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TECH SPACE
Marine Corps testing mobile 3D printing lab
by Stephen Carlson
Washington (UPI) Aug 16, 2017


The Marine Corps is testing a mobile 3D printing lab for fabrication of spare parts in the field.

Marine Corp Systems Command and the 2nd Maintenance Battalion at Camp Lejeune are overseeing the field evaluation of a prototype X-FAB, or expeditionary fabrication, for future development.

The X-FAB is a collapsible 20x20-feet shelter that houses four 3D printers, design software computer systems and a scanner. It would allow for the rapid fabrication of parts at the battalion level using additive manufacturing.

It weighs over 5 tons, requires several hours to set up with a team of four and can be transported by flatbed truck. It runs on either generator or landline power.

"We don't know where the technology will take us, but this is a great opportunity to find out what Marines think about it and explore the viability of additive manufacturing for the C7912 Shop Equipment, Machine Shop," program manager Ed Howell said in a press release.

The X-FAB would act as an addition to the C7912 mobile machine shop, which is equipped with traditional lathes, milling machines and other equipment for fabrication and repairs.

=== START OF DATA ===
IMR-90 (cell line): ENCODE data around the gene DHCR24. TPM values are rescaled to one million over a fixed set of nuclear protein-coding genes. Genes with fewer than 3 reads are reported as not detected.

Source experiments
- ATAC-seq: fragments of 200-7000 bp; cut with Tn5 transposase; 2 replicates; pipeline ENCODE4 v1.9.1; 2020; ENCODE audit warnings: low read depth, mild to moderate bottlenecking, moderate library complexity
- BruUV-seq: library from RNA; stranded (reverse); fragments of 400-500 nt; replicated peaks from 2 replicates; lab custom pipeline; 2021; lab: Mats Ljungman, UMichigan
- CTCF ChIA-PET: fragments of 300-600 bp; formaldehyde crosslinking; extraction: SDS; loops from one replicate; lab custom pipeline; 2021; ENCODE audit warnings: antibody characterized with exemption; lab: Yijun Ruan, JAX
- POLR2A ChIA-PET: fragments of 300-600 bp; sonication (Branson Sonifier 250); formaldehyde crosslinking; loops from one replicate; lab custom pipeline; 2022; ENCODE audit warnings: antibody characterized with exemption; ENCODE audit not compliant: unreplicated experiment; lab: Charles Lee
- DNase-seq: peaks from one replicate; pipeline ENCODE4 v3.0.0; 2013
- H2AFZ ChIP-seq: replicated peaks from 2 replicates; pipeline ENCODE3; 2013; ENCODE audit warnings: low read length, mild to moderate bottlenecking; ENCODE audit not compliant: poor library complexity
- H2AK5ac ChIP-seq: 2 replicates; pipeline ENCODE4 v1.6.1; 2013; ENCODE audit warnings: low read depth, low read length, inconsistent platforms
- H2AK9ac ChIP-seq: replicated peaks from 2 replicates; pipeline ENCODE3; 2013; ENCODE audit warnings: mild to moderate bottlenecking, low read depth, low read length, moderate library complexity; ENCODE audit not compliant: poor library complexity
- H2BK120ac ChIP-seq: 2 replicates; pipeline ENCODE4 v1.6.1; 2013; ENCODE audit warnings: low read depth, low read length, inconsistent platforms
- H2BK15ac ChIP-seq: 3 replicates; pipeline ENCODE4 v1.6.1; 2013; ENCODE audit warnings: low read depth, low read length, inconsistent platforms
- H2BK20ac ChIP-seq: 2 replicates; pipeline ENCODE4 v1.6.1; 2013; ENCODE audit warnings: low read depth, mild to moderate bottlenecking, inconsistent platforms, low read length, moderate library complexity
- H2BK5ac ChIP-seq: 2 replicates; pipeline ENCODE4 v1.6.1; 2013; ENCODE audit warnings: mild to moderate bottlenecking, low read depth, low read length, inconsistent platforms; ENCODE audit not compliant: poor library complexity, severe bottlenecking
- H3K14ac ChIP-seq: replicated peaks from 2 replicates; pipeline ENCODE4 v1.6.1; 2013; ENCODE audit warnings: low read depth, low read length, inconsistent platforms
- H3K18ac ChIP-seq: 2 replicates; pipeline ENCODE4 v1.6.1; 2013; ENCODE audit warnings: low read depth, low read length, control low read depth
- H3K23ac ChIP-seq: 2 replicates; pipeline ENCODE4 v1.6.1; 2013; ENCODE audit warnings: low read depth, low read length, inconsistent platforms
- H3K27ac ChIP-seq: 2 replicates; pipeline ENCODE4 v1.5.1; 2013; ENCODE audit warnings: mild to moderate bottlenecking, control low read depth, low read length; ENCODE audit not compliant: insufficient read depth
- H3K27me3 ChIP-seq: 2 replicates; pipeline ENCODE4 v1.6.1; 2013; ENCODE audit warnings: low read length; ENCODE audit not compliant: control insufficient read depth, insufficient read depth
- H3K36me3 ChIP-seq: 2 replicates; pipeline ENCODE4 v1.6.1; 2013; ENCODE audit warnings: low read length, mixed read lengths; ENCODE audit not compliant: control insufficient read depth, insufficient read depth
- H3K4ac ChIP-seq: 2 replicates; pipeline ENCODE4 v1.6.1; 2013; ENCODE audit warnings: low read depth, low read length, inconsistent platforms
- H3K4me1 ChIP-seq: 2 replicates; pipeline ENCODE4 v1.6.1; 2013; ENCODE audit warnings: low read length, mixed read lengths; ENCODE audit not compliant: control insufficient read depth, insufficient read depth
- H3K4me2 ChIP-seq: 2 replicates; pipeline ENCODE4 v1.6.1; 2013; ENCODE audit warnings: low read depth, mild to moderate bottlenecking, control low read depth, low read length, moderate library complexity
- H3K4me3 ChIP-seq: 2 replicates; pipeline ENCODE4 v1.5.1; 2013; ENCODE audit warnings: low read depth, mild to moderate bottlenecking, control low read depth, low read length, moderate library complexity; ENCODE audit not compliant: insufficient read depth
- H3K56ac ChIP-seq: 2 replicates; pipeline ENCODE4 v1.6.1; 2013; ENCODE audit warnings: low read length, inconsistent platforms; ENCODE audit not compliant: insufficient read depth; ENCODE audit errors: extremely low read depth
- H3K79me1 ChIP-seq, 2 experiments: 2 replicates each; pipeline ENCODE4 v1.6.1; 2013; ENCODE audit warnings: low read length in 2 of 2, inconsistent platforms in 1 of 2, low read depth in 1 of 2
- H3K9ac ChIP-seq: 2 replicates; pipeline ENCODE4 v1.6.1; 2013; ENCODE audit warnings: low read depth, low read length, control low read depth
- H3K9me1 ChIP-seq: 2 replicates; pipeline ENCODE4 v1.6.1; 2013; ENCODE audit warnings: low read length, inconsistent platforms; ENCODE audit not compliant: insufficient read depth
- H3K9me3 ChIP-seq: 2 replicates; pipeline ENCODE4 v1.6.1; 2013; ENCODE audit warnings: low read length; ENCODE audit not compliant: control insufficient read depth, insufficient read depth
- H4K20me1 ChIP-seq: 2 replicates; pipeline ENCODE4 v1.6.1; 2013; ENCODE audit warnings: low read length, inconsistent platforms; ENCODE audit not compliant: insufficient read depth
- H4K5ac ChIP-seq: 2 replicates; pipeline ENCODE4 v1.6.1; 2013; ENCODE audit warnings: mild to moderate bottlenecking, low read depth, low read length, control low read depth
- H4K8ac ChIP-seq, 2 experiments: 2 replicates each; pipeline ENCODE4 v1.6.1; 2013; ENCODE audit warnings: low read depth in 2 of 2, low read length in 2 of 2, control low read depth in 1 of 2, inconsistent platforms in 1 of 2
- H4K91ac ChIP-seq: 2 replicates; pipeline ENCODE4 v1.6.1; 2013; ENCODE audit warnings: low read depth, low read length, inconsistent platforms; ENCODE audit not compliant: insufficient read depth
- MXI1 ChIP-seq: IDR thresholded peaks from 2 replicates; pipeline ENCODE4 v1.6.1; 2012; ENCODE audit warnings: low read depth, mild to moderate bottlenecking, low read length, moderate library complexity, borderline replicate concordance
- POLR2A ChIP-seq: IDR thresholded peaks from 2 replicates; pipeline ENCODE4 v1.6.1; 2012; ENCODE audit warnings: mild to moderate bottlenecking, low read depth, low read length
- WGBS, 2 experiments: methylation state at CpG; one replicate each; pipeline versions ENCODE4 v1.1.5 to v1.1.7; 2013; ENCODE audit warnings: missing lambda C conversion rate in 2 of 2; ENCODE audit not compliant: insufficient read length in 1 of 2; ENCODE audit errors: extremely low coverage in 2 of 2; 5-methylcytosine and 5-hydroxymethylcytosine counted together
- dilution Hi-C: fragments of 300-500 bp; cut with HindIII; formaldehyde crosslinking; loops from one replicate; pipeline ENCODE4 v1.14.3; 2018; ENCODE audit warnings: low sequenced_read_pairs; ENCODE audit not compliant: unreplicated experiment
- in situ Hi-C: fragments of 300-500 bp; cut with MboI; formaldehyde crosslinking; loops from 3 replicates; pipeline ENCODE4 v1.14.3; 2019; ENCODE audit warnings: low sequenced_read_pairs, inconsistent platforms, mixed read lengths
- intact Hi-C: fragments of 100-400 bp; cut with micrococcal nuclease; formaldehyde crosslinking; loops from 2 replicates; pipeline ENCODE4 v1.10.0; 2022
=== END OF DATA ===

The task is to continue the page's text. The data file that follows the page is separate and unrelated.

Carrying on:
2nd Maintenance Battalion Master Sgt. Carlos Lemus says one potential advantage of the X-FAB would be to reduce the large number of spare parts that need to be transported and ease logistics difficulties.

"We are looking to exploit this capability, because it has the potential to cut out the time it takes to order and receive parts; instead of waiting weeks or a month for a part, our machinists can get the part out by the end of the day," Lemus said.

The field test will run through Sept. 1 with future testing to determine how to transport them to the field on vehicles and aircraft.

TECH SPACE
Fewer defects from a 2-D approach
Thuwal, Saudi Arabia (SPX) Aug 16, 2017
Improving the efficiency of solar cells requires materials free from impurities and structural defects. Scientists across many disciplines at KAUST have shown that 2D organic-inorganic hybrid materials feature far fewer defects than thicker 3D versions. Modern-day electronics rely on technologies that can develop almost perfect crystals of silicon; flawless to the atomic level. This is cru ... read more

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